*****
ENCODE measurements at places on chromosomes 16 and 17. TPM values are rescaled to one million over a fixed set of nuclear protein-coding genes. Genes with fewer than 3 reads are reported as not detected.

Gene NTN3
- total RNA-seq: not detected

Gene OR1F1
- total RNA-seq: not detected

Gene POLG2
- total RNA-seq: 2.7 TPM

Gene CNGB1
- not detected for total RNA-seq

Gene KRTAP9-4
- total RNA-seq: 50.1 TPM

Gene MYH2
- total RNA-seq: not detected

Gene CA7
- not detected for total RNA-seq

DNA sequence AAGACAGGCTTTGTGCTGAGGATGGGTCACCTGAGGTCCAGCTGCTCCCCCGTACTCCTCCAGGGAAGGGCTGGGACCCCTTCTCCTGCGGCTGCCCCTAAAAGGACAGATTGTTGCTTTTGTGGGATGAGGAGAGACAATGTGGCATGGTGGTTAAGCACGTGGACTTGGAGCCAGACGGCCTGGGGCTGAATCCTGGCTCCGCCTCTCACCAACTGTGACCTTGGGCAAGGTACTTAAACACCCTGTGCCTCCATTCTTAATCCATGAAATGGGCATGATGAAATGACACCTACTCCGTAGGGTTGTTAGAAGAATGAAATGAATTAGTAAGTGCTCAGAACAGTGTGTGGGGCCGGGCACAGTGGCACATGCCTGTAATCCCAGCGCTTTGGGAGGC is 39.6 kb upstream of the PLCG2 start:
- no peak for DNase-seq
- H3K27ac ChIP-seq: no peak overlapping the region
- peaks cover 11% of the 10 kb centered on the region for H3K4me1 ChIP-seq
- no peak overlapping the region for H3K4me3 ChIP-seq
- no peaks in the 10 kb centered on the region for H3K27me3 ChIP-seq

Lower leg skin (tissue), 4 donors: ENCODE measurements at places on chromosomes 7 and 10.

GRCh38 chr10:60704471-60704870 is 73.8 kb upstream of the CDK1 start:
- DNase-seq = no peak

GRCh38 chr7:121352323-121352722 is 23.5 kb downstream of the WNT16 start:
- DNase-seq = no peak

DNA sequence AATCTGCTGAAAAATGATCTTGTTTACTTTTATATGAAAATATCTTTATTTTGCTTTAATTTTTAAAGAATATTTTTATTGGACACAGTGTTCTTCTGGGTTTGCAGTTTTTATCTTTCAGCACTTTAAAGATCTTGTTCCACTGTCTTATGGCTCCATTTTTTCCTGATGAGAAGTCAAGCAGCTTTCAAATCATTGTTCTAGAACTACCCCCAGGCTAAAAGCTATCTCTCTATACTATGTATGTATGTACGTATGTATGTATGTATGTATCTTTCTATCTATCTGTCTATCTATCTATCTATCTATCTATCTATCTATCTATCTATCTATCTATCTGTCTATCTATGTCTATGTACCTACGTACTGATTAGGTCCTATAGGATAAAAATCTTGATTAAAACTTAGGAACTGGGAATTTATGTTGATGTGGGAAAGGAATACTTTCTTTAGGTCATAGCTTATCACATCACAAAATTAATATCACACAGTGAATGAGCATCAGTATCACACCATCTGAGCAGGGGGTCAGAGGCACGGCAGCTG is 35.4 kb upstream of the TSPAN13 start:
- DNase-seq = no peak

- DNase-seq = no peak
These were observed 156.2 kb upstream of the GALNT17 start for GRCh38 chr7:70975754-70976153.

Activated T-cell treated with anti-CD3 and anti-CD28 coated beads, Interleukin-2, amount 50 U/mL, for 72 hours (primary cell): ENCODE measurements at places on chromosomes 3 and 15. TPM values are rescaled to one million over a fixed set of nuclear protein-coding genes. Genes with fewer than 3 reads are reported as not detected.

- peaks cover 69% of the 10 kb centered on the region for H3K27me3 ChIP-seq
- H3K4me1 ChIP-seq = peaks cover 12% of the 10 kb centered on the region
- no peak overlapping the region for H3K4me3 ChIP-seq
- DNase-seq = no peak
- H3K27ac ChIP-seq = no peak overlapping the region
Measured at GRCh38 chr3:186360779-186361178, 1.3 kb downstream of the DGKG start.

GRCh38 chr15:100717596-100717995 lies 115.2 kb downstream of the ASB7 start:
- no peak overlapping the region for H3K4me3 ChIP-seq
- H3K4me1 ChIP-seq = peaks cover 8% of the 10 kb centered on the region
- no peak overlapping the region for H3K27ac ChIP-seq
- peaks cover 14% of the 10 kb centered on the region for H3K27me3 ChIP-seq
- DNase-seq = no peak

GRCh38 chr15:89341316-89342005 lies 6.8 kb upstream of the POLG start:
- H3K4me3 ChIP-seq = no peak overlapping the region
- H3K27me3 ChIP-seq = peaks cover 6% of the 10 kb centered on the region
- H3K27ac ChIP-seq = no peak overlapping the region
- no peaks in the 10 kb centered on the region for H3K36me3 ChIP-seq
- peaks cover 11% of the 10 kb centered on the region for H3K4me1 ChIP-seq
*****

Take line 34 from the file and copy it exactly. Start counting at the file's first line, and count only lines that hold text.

- no peak overlapping the region for H3K4me3 ChIP-seq